This project localizes water treatment, cleaning wastewater where it is produced. Rainwater harvesting, septic tanks, and wetlands are introduced in informal settlements to manage the wastewater now flowing through the neighborhood as open sewage. The improvement in public health also reduces CO2 output and stabilizes the ground, helping to prevent landslides. Implementation is envisioned as a fractal approach, from the grouping of several residences, to schools, to whole neighborhoods.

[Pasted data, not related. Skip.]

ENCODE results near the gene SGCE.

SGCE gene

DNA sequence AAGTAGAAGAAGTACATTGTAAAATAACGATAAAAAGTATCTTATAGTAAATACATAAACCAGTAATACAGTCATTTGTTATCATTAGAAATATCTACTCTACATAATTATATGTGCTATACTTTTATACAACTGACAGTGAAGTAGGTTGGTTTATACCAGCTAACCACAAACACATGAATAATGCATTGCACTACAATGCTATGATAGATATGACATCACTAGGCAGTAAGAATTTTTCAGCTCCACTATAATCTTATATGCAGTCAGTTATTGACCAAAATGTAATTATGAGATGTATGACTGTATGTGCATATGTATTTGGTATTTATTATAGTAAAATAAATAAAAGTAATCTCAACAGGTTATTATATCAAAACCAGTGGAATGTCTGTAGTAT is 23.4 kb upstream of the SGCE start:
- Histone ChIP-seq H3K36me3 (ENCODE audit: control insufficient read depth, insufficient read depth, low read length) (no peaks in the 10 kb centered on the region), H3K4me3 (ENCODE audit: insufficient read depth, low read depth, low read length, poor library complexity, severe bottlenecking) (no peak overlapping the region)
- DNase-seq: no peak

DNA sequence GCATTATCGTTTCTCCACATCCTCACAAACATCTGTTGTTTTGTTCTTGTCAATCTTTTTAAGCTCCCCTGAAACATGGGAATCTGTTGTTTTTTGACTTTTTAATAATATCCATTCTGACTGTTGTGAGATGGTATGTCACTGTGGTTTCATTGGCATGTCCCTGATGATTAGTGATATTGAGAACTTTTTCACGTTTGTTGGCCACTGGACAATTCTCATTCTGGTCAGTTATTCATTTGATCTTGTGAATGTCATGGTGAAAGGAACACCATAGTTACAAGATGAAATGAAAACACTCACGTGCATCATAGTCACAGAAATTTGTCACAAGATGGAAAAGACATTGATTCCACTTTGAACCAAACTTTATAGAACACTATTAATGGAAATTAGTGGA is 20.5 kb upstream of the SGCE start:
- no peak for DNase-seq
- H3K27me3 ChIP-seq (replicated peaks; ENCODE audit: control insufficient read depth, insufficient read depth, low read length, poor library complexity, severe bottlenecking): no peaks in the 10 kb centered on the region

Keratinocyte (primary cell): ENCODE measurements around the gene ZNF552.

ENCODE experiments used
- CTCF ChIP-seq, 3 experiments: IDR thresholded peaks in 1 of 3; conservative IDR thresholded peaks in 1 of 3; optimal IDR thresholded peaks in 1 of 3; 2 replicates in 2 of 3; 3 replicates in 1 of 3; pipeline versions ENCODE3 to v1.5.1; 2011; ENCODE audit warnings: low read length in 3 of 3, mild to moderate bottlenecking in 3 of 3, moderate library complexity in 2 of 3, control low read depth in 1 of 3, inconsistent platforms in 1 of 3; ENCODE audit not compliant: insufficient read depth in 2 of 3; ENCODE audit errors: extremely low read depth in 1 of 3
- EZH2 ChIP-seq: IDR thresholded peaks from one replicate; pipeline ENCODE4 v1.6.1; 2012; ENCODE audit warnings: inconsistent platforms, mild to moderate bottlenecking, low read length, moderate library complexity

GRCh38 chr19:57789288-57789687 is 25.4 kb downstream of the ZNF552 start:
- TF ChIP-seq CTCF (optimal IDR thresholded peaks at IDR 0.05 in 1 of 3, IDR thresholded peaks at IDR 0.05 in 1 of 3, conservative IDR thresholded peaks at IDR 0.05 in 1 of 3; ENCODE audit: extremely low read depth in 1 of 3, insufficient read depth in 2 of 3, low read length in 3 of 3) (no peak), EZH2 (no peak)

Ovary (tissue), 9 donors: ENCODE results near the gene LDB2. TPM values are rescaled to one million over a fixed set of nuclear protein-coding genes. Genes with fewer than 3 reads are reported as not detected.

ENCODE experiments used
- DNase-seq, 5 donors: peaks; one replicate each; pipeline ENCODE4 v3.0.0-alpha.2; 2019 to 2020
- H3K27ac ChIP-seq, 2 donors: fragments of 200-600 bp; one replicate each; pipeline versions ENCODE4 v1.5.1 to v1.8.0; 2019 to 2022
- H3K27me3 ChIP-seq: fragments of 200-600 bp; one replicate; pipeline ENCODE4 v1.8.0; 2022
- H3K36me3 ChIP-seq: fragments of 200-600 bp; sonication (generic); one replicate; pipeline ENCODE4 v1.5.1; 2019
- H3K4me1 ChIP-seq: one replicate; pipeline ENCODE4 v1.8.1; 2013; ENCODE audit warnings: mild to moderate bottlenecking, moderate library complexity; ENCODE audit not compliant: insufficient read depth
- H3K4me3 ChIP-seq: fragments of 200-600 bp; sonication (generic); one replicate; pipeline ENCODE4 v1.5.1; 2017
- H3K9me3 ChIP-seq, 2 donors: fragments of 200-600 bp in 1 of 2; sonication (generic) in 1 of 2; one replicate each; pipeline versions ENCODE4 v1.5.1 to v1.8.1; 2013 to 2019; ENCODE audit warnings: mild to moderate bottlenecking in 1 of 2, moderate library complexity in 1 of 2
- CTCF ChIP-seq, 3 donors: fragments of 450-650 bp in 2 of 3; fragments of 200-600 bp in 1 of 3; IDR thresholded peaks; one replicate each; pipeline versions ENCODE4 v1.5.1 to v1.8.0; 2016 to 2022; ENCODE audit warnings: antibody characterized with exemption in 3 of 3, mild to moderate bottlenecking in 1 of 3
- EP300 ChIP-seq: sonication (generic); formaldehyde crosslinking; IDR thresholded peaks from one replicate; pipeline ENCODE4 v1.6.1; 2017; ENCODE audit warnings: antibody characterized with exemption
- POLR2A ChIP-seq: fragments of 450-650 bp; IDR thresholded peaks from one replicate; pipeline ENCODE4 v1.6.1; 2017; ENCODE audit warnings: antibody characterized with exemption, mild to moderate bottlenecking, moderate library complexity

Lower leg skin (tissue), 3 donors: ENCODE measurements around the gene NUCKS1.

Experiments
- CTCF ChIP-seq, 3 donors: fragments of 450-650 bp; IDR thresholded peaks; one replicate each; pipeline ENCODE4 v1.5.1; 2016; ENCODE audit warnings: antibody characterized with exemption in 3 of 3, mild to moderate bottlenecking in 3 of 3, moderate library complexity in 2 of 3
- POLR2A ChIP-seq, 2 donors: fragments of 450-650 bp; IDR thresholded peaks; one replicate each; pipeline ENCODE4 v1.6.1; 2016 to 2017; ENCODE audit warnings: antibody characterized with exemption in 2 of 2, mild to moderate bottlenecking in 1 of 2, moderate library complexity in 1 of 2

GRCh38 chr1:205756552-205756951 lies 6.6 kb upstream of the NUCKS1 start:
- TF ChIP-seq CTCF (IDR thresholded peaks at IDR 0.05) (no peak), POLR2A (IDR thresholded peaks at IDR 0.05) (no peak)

The jury was impressed with the detailed analysis of water flows as an urban “circulatory system” running through the favela. Taking on the pressing challenge of water sanitation in informal areas in Rio de Janeiro with intelligence and playfulness, the proposal challenges the notion that sewage needs to be hidden away underground and introduces innovation into a stigmatized but crucial part of urban infrastructure. By making water treatment local and visible, the proposed scheme creates an active relationship between water management and the community.